While Seth was ascending the rope (very slowly) I rigged my Petzl Micro Traxion on the 15 m tail of rope I'd fixed. I lowered this 15 m end to Seth and had him tie into it once he reached it. Then I attached my prussik to the "pull" end of the rope fed through the Micro Traxion and clipped a prussik to the belay loop of my harness. From there I was able to provide some body-weight assistance to Seth as he ascended. That night after we were safely home in Fairbanks, while I was taking a shower I noticed that my back, where the harness sits, was black and blue. I realised that I had bruised myself from pulling with my body weight against the Micro-Traxion to assist Seth. I was trying really hard I guess!

After about an hour to an hour and a half (it was hard to be sure) Seth was safely above ground. I remained attached to the equalised anchor that I had built, and I cloved Seth off to it as well. From there we did a quick assessment of Seth's injuries. He was able to walk, and the bleeding had mostly stopped. So, I removed all the gear from his harness etc., and put some warm clothing on him from his pack. Then I began to package everything up as best I could and set us up for Seth to belay me out. I was concerned that there may have been more weakened bridges in our area so I wanted to be extra safe and be belayed out to the "safe" zone of the glacier. I had to talk Seth through the belay process, he was still a little foggy. Once at 60 m, Seth took me off belay, took down the anchor, and we began walking in tandem away from the crevasses and towards our camp.

We arrived back to our camp without incident and I immediately set out some sleeping bags in the tent for Seth to crawl into. He laid down while I called Rob Wing, our Super-Cub pilot, to come pick us up. Rob was awesome, and said he'd be there in two hours. It's a long flight from Fairbanks and Rob still had to get himself to the hanger and prepare the plane. Once Rob was on his way, I got to work preparing warm liquids and some food for Seth. He was a good patient and just relaxed in the tent while I prepared food, and started to take down our camp.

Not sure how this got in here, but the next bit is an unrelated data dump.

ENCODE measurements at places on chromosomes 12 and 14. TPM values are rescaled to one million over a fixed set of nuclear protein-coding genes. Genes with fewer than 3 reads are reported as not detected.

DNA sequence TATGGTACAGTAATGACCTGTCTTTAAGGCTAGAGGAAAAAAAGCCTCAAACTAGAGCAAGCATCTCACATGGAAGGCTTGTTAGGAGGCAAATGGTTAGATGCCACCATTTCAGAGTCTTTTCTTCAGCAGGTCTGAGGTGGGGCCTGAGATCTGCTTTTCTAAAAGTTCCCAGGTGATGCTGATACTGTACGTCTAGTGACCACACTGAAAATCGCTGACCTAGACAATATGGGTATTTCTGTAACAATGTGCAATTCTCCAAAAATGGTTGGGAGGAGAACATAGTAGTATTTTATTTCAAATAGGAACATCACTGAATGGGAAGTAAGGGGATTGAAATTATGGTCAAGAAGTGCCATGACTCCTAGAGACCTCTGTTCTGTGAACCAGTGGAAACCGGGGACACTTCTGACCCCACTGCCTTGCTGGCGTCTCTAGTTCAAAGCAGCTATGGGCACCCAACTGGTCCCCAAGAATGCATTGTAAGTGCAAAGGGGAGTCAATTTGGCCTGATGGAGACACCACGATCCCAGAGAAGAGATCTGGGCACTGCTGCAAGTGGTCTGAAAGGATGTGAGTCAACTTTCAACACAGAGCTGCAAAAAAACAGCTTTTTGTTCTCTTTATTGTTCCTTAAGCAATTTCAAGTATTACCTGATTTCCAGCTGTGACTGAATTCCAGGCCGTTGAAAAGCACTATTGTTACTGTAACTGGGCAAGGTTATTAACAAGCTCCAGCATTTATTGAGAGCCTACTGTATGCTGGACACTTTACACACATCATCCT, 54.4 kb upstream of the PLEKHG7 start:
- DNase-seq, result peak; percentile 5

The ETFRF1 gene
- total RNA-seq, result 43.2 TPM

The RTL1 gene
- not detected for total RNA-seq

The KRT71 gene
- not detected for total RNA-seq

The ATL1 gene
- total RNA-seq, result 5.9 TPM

I had just enough time to package everything up before I heard the sweet sound of Rob's Super-Cub. And just like that, as quickly as we'd arrived on the glacier, we were gone. What a crazy 24 hours.

I don't know why I'm sharing this. It's totally ridiculous. I can't draw worth a crap. But, here's the rough layout of my rescue system. Maybe this will help bring some sense to what I've explained above.
So, what's the moral of the story? Like I said earlier, I think it's practise, and it's alot of practise by yourself. This past season in Argentina I decided that I'd start to pass bad weather days in town by practising self-rescue techniques on the stairs of our apartment. I bought a booked called, Climbing Self-Rescue by Andy Tyson and Molly Loomis. Every time I was bored in town, which there is a lot of that kind of time, I would pull out the ropes and beg Colin to pretend to be my injured partner. Sometimes I wouldn't be able to bribe Colin into playing this role, so I'd just fill up water bottles and hang them from my systems.

For me, the exercise of understanding and then practising various self-rescue techniques by myself really solidified the skill. When Seth fell into a crevasse in Alaska, there was no hesitation. I knew what needed to be done, and I did it confidently. 

I want to encourage you to learn all you can from various sources; Practise with your friends, take a course, read a book, but most importantly I think you should spend some time running through scenarios on your own. When accidents happen in the mountains you are often alone. You can't rely on the fact that you'll have another body there the assist, or help with decision making. It is important that you are confident in formulating and executing a plan completely independently. 

So with all this in mind, I wanted to share some helpful self-rescue beta. First off, see if you can find yourself a copy of the book mentioned above. I found it useful because systems described build themselves from simplest skill to the most complex incorporating skills previously learned in the book. I also want to direct you to Petzl's website, www.petzl.com. This website is chock-full (no pun intended) of technical information and rescue techniques using many of their products. For example, the Micro Traxion, of which I am now a huge fan and will probably never walk on a glacier again without, has a technical information page where detailed explanations are provided on using the Micro Traxion in a variety of rescue scenarios. 

This brings me to a very important piece of beta. Buy yourself a Micro Traxion! Strong words I know, but after my experience in Alaska, it became apparent to me that the Micro Tracxion is well worth its 85 gram weight. Incorporate the Micro Traxion into your practised rescue scenarios, learn about it, become familiar with what it can do for you in a difficult situation. 

Just like climbing 5.14 doesn't just happen to you, successfully executing a rescue doesn't just happen to you either. It requires education and practise. So, go forth and learn, and stay safe out there!